Researchers from the Ulsan National Institute of Science and Technology (UNIST), South Korea, developed a method, which provides cheap and environmentally friendly mean to create nitrogen-doped graphene nanoplatelets (NGnPs).
The study published in the latest issue of Scientific Reports states that this technology could replace platinum-based catalysts used in dye-sensitized solar and fuel cells.
Platinum-based electrodes in solar and fuel cells are probably the biggest limitation of these ever-so-needed alternative energy sources. These electrodes are highly expensive, and a subject to environmental damage.
In their search for alternatives that could overcome this problem, the UNIST scientists decided to look into the process of nitrogen fixation, during which nitrogen is converted to ammonia in the atmosphere. Using the findings from their previous study on production of graphene particles in large quantities, the researchers combined the two concepts to establish the novel nitrogen fixation method.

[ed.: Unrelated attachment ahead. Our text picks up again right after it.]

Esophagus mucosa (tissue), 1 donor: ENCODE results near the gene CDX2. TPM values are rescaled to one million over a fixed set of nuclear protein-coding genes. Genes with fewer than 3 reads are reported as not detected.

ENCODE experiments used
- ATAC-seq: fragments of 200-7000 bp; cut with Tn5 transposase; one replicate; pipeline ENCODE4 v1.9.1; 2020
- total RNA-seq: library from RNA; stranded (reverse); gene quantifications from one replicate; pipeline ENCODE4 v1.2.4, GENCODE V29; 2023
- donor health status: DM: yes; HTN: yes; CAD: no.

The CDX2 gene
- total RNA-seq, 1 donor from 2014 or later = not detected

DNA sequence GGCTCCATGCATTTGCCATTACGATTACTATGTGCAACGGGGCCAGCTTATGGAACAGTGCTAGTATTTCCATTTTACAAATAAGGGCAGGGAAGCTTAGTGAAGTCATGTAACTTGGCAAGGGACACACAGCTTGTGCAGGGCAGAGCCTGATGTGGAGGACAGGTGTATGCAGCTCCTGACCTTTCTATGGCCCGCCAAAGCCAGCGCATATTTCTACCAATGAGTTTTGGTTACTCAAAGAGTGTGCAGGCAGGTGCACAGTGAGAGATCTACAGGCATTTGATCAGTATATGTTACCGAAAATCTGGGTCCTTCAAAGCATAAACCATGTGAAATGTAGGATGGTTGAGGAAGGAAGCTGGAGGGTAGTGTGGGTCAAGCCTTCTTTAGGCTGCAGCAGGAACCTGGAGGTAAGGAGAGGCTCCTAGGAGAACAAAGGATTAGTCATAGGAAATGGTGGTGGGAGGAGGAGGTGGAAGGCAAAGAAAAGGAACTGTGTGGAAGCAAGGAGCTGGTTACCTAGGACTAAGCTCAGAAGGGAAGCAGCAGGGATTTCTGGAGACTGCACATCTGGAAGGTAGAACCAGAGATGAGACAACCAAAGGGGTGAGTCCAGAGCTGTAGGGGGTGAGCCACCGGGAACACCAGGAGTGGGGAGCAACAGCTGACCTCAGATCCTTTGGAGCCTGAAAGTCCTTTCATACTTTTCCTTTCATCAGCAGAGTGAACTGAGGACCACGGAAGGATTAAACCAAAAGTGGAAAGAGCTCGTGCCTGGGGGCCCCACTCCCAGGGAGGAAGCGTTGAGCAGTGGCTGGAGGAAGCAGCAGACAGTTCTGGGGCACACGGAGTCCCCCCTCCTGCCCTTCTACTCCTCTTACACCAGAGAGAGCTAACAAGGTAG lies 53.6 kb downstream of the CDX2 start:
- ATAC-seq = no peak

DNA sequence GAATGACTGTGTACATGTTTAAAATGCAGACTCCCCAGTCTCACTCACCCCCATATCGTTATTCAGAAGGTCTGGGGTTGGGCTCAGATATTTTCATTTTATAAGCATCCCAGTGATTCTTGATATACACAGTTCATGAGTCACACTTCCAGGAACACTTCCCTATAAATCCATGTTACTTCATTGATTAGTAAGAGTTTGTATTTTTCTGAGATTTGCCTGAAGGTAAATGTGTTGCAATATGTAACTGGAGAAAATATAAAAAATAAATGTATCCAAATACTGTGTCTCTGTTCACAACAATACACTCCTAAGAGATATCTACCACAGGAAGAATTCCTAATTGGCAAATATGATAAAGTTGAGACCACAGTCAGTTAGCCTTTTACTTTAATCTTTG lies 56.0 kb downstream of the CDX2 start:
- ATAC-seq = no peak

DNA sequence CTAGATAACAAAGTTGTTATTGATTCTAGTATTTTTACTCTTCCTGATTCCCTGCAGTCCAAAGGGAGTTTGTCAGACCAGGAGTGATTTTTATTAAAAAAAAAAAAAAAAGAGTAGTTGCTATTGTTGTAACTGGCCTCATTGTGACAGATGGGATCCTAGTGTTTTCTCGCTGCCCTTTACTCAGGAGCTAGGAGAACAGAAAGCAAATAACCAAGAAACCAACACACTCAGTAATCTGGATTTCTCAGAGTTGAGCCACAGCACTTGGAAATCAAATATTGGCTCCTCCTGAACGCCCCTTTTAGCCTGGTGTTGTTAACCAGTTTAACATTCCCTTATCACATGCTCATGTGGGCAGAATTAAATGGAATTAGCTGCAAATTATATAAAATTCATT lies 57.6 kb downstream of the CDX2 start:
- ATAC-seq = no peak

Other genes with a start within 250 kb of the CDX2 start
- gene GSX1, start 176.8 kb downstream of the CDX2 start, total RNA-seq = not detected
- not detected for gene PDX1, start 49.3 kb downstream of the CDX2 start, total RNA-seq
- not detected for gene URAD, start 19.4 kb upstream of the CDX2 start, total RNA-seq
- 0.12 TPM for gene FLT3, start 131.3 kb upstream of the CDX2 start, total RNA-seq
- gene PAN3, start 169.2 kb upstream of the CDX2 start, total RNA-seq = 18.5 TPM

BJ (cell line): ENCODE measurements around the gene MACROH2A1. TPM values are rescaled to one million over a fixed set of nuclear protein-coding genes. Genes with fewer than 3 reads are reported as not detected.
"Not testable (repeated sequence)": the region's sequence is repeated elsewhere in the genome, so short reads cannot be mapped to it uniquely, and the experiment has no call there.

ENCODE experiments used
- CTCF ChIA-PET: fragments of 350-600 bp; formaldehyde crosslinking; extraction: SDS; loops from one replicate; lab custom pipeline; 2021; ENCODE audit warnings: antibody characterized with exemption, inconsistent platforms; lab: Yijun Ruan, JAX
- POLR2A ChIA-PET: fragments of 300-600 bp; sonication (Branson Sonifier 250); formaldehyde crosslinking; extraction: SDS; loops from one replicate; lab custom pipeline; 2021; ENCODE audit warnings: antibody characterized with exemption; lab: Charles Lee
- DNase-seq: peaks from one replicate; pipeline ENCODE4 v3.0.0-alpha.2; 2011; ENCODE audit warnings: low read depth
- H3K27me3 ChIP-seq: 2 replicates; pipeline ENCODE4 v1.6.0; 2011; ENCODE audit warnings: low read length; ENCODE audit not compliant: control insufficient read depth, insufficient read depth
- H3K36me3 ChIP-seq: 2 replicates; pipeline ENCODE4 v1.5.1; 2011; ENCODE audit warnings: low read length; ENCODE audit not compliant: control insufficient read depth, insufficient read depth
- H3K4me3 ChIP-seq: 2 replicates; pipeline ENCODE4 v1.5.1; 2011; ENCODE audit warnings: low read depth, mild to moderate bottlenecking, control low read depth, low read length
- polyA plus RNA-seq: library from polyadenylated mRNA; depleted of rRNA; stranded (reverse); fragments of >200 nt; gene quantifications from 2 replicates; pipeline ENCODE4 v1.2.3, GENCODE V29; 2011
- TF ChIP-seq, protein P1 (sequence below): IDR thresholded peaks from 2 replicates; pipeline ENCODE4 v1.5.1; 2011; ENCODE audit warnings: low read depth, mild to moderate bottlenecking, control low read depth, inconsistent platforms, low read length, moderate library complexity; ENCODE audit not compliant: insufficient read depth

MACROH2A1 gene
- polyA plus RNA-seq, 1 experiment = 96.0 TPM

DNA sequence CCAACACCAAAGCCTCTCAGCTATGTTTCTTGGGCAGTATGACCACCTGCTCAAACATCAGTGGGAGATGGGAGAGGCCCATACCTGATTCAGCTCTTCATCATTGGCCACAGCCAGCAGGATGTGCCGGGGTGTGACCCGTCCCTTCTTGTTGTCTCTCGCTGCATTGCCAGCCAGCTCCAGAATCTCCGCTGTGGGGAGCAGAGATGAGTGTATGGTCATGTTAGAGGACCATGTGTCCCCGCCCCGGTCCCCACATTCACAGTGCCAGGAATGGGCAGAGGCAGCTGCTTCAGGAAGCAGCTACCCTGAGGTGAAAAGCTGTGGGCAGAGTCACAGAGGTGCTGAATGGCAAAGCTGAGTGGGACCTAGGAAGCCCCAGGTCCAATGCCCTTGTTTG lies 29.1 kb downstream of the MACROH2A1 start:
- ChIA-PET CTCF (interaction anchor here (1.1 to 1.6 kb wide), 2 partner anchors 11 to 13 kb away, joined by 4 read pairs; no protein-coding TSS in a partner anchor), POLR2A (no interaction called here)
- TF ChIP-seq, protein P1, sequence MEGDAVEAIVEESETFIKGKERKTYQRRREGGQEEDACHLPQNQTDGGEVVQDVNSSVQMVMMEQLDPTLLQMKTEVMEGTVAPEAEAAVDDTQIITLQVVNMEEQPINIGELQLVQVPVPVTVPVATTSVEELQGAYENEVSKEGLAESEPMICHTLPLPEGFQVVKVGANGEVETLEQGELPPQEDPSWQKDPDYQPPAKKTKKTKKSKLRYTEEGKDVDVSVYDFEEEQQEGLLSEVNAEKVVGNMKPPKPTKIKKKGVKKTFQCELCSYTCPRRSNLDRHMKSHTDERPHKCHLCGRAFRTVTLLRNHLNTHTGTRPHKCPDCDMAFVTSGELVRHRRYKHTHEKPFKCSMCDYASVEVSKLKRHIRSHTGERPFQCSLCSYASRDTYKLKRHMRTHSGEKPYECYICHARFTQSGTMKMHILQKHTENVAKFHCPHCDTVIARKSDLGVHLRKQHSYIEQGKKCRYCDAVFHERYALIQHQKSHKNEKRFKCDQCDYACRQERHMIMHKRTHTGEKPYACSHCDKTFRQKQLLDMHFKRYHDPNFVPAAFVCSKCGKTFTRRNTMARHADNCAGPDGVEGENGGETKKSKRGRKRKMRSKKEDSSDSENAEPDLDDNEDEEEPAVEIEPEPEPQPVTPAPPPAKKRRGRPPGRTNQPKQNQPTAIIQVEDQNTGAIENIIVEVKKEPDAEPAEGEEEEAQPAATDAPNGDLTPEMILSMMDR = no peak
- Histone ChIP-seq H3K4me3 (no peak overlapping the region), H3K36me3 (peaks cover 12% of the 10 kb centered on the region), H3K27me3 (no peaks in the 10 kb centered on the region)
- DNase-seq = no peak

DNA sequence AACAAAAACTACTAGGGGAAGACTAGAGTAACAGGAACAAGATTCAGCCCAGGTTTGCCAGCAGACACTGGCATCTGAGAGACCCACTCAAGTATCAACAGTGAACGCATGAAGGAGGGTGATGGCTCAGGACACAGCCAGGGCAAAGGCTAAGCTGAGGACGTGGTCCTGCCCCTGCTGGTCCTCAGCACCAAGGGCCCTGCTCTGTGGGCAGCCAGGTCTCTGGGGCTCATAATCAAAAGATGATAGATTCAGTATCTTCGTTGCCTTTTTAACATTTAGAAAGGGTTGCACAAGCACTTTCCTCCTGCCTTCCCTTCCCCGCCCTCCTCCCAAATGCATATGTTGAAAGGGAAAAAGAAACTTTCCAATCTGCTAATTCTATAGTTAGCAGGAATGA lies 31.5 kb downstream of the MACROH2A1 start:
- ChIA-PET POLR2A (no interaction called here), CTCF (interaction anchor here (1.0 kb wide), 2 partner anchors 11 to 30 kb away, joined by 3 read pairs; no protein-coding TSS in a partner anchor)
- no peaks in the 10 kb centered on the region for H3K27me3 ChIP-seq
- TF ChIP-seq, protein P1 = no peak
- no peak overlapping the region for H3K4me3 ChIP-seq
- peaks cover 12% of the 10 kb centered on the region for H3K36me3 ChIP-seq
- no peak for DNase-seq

The team, led by Jong-Boem Beaek, professor and director of the Interdisciplinary School of Green Energy/Low-Dimensional Carbon Materials Center, UNIST, developed the technique, which uses ball-milling graphite and nitrogen gas, to form a carbon-nitrogen bond at the broken edges of graphite.
To date, the formation of the C-N bond from graphite and nitrogen has always presented a big challenge for scientists. Professor Baek is proud to announce that his team is now able to integrate the most abundant constituent in air- nitrogen, with the most thermodynamically stable form of carbon allotropes- graphite, and bring science once step closer to better energy conversion.